The sexuality, women and gender division of OPAL recently hosted an event in observance of Transgender Day of Visibility on March 31. For this event, SWAG sent out campus emails every day for a week as part of an online awareness campaign.
Weinstein, a student coordinator at SWAG, helped run the campaign. He said this event is about more than just visibility, as for many transgender people, visibility is tied up with the risk of violence.
“My fear is that we don’t provide the spaces in which trans people can be visible here on campus every day, for the other hundreds of days in the term,” Maffett said, adding that other than during Transgender Day of Visibility or PRIDE week, trans and gender nonconforming students can be invisible.
Dartmouth also held a Transgender Day of Remembrance in the fall to honor deceased trans people, Weinstein said, adding that only four students attended the event.
“That speaks volumes about the importance that Dartmouth places on trans people,” he said.
Christensen said she would like to see a freshman requirement or distributive requirement added to the curriculum, regarding diversity, social justice or something that covers issues of diversity around race, gender, sexuality and intersectionality.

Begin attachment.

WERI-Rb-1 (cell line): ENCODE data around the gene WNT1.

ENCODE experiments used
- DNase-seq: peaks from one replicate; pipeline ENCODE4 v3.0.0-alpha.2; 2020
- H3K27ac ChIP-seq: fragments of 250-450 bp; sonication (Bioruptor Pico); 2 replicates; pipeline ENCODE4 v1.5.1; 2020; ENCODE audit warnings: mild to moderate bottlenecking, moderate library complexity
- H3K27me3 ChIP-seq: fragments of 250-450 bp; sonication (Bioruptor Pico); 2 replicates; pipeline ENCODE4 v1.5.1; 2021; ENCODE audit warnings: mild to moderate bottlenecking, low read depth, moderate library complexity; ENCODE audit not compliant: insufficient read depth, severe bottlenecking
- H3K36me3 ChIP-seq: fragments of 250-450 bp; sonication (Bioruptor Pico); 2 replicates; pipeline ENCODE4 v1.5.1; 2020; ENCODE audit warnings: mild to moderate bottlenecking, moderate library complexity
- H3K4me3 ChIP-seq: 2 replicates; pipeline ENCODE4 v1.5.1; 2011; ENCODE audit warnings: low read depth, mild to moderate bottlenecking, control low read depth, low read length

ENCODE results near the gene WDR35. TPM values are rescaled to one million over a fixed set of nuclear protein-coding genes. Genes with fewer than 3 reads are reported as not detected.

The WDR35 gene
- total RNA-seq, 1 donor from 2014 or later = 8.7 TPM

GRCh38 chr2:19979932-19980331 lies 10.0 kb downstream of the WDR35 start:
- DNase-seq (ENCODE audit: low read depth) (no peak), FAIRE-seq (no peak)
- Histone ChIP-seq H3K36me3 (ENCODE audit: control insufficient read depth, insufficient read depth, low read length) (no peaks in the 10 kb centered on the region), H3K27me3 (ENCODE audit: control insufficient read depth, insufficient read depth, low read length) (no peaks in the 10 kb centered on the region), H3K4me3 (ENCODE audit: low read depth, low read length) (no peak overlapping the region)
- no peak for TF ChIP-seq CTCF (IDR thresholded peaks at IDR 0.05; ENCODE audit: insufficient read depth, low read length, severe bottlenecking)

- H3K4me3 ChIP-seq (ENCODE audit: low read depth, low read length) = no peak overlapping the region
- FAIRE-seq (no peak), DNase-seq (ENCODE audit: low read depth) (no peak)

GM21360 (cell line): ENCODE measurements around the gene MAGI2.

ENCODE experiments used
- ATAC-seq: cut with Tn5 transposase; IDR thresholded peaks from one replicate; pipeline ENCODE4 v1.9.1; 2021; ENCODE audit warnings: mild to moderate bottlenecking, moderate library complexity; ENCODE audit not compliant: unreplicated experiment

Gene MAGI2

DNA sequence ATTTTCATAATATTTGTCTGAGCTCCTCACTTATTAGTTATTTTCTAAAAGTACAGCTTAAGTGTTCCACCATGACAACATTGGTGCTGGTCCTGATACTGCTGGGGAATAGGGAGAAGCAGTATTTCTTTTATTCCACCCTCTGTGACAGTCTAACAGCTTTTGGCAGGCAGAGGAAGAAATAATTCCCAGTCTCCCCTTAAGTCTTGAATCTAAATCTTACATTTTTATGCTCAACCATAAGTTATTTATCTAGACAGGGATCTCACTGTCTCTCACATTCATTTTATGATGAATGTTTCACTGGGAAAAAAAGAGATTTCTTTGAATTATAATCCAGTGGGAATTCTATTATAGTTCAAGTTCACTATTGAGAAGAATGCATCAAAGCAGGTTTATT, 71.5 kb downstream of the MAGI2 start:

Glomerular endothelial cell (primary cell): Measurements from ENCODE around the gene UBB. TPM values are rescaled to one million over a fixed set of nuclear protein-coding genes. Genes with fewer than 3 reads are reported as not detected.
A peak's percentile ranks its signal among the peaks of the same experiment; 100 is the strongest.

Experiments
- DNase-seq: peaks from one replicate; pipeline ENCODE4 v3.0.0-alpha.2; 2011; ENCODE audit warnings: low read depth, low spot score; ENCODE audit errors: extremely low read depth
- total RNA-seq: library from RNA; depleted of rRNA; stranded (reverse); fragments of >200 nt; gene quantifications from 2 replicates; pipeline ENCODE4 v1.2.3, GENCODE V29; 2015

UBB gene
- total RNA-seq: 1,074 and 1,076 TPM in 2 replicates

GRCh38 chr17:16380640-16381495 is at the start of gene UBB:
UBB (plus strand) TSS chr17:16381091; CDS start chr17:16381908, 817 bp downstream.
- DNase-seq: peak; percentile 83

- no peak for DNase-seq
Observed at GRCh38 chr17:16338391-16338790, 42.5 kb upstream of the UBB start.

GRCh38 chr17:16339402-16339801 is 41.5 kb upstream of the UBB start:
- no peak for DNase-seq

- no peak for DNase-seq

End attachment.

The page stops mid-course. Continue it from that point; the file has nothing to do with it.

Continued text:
“I think the biggest problem here is people just don’t know,” she said. “Some people just haven’t had the privilege to be informed about these things in the first place.”
Distributives may not be that useful because people may not be taking the classes seriously, Manisha said, adding that a “full-blown understanding and respect of the human being” is more important.
Kelly said that the discrimination and bias surrounding trans and gender nonconforming people is a broader aspect of American culture that is not singular to Dartmouth.
“There’s still a lot of negative perceptions of trans and gender nonconforming people in U.S. culture so people bring a lot of misinformation and bigotry, whether conscious or not,” he said.
Since the student body is changing every year, it becomes necessary to reeducate every new class that comes in, Kelly said.
“If our goal is to prepare responsible leaders, we’re leaving something out if we’re not helping prepare people to work with people who are different from them,” he said.